With bells upon their horses' heads,
the audience to dismay.
Look at his pupils, look at mine:
and there the contrast view.
Uncouth Megaenetus is his,
and rough Phormisius too;
flesh-tearers with the pine:
But natty smart Theramenes,
and Cleitophon are mine.
Theramenes? a clever man
and wonderfully sly:
Immerse him in a flood of ills,
he'll soon be high and dry,
"A Kian with a kappa, sir,
not Chian with a chi."
I taught them all these knowing ways
By chopping logic in my plays,
And making all my speakers try
To reason out the How and Why.
So now the people trace the springs,
The sources and the roots of things,
And manage all their households to
Far better than they used to do,
Scanning and searching "What's amiss?"
And, "Why was that?" And, "How is this?"
Ay, truly, never now a man
Comes home, but he begins to scan;
And to his household loudly cries,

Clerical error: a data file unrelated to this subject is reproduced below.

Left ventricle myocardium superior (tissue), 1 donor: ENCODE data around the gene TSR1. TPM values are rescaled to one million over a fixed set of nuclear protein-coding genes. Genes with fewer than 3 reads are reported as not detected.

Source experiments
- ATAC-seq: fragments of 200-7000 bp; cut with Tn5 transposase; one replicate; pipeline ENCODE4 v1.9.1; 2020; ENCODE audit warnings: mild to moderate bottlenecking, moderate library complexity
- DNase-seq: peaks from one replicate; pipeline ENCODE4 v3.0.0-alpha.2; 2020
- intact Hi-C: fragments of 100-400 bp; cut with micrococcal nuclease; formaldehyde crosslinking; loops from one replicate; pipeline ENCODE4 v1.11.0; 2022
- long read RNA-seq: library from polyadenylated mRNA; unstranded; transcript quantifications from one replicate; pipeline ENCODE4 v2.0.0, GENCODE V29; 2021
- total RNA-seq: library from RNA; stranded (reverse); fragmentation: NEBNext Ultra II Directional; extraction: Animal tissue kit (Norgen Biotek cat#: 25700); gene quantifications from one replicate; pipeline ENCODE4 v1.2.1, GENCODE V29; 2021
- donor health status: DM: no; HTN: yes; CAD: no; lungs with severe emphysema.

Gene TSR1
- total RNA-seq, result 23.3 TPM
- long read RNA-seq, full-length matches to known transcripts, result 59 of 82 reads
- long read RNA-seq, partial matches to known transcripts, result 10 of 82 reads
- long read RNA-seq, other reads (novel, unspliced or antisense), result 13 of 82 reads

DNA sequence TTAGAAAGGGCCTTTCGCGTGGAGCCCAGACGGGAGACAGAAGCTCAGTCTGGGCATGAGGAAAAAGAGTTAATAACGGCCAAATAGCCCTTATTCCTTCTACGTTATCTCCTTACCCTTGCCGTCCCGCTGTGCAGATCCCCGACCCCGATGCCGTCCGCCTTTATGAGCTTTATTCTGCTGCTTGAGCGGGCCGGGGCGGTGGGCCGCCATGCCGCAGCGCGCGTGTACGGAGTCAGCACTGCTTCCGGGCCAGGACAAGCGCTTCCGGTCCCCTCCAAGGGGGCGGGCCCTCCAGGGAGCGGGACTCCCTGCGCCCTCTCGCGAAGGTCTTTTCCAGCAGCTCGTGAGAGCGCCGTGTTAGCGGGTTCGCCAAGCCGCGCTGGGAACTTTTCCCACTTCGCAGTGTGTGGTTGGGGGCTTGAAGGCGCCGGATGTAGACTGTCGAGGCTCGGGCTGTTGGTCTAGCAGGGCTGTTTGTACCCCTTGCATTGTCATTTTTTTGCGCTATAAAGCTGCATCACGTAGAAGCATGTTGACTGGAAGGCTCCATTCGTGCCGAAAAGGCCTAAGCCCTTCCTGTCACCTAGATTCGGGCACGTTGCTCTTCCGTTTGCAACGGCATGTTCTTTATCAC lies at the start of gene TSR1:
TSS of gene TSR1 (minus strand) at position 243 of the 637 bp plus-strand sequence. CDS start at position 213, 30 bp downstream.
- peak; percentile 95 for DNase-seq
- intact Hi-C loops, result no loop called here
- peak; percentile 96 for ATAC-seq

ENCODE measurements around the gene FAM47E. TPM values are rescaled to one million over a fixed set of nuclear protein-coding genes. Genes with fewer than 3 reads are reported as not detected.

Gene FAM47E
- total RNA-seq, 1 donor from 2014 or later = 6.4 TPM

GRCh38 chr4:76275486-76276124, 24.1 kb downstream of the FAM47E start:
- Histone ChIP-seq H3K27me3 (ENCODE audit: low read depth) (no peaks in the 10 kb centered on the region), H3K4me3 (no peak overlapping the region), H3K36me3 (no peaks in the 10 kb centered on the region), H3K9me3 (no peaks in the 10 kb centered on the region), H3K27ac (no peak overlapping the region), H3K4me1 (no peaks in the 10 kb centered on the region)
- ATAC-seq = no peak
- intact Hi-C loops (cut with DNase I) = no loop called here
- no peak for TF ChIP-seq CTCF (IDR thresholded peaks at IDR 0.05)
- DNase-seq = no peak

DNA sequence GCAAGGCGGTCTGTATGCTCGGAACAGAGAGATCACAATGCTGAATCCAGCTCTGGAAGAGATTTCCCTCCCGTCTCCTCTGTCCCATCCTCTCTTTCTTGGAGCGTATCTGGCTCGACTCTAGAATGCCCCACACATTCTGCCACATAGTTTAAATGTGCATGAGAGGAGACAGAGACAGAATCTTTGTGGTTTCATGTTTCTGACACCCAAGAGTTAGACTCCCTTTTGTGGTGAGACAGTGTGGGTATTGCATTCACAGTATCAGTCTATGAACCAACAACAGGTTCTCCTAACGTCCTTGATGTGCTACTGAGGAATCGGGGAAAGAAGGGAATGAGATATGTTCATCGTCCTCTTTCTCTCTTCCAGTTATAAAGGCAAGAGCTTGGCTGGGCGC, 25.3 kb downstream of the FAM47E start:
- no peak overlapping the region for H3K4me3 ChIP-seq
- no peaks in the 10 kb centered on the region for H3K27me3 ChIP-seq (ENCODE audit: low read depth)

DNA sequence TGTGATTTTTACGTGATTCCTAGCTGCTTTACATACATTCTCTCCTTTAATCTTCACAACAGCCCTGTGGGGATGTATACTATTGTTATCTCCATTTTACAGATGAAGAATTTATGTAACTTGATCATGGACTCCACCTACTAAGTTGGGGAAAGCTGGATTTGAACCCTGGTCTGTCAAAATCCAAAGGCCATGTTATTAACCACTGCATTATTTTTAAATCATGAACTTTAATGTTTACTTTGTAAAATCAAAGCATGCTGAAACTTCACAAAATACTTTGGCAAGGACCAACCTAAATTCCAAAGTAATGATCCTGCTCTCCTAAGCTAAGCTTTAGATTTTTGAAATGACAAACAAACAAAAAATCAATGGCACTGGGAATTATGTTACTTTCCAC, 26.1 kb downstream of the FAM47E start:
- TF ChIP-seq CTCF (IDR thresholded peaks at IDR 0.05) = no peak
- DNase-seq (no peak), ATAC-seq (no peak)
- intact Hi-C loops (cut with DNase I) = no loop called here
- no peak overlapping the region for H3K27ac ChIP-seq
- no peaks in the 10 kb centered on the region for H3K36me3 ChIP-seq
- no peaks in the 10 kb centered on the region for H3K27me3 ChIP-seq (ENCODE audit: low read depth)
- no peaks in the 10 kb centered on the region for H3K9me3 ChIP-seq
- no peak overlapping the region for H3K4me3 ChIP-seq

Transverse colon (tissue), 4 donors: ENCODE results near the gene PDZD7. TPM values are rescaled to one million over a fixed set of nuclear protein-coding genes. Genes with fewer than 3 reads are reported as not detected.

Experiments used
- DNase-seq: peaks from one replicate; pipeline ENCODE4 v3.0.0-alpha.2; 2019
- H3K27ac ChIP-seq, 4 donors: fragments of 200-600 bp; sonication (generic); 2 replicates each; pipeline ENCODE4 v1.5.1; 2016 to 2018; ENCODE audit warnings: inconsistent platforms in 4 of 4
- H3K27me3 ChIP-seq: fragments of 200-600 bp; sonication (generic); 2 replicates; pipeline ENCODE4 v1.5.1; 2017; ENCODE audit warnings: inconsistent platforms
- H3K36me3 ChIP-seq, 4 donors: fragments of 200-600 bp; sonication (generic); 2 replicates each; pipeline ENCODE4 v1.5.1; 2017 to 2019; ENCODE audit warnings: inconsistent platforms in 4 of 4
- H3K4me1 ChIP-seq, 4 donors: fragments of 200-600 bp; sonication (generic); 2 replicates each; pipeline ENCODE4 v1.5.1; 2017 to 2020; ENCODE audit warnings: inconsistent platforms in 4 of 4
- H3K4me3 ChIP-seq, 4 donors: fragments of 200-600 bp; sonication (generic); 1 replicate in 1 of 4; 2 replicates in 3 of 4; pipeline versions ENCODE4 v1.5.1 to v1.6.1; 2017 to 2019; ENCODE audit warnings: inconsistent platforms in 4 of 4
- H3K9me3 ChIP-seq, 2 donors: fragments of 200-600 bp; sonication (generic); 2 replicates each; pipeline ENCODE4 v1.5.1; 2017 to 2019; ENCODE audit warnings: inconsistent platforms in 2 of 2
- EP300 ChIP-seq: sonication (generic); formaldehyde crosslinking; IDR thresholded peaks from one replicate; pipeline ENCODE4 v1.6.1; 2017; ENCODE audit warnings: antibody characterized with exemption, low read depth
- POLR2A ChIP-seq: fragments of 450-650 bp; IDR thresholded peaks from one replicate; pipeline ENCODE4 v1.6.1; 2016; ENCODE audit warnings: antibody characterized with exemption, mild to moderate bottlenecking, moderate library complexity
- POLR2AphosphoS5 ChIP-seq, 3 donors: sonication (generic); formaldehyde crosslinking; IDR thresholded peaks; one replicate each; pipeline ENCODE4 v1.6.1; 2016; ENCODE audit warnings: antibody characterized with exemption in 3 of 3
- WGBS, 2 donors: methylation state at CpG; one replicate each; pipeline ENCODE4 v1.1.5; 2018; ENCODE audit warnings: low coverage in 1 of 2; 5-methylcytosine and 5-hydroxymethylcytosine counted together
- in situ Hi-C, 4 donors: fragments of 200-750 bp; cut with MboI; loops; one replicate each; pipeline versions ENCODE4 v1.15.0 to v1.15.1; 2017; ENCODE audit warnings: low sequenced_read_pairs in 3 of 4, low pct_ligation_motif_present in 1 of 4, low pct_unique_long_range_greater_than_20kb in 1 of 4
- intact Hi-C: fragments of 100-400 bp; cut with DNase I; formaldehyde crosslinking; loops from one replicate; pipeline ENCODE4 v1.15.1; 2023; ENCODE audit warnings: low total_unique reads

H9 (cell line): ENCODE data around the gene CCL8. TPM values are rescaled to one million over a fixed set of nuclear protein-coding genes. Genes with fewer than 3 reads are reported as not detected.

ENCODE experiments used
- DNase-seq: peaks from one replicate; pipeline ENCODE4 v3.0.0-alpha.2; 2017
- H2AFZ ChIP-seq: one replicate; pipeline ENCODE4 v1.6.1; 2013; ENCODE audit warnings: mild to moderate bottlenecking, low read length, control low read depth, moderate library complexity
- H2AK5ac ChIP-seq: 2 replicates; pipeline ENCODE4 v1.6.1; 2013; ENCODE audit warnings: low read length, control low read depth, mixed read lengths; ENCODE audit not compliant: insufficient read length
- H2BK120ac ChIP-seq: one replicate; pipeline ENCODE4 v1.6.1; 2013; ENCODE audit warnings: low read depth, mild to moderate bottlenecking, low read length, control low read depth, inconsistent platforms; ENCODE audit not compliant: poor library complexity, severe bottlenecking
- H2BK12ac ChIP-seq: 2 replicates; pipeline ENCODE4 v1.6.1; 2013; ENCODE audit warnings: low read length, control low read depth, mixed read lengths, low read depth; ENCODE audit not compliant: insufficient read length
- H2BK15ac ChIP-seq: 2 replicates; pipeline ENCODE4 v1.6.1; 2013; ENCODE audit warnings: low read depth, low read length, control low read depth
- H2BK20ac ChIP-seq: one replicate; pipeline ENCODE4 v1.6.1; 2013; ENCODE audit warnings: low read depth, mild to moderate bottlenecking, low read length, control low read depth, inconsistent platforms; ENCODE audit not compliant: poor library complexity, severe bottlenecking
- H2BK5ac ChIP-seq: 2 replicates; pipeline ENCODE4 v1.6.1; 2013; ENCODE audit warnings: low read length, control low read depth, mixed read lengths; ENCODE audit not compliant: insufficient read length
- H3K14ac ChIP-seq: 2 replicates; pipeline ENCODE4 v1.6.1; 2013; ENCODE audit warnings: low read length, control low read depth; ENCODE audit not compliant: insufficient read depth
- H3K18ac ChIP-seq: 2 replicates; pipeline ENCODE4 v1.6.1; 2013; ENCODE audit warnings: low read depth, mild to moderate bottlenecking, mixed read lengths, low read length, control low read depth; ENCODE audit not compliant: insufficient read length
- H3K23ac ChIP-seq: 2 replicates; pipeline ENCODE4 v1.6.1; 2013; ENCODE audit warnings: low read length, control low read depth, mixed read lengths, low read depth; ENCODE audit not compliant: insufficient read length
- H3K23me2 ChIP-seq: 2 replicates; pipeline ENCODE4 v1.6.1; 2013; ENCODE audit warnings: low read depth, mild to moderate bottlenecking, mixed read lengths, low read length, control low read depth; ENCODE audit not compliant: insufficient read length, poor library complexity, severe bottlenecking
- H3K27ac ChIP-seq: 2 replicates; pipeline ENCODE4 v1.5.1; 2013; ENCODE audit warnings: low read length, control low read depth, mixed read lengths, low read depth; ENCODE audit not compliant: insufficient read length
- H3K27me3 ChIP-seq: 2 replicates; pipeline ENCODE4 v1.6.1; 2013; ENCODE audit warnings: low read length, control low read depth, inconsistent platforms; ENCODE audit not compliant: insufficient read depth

"Why, where's my pitcher? What's the matter?
'Tis dead and my last year's platter.
Who gnawed these olives? Bless the sprat,
Who nibbled off the head of that?
And where's the garlic vanished, pray,
I purchased only yesterday?"
-Whereas, of old, our stupid youths
Would sit, with open mouths and eyes,
Like any dull-brained Mammacouths.
"All this thou beholdest, Achilles our boldest."
And what wilt thou reply? Draw tight the rein
Lest that fiery soul of thine
Whirl thee out of the listed plain,
Past the olives, and o'er the line.
Dire and grievous the charge he brings.
See thou answer him, noble heart,
Not with passionate bickerings.
Shape thy course with a sailor's art,
Reef the canvas, shorten the sails,
Shift them edgewise to shun the gales.
When the breezes are soft and low,
Then, well under control, you'll go
Quick and quicker to strike the foe.
O first of all the Hellenic bards
high loftily-towering verse to rear,
And tragic phrase from the dust to raise,
pour forth thy fountain with right good cheer.
My wrath is hot at this vile mischance,
and my spirit revolts at the thought that
Must bandy words with a fellow like him: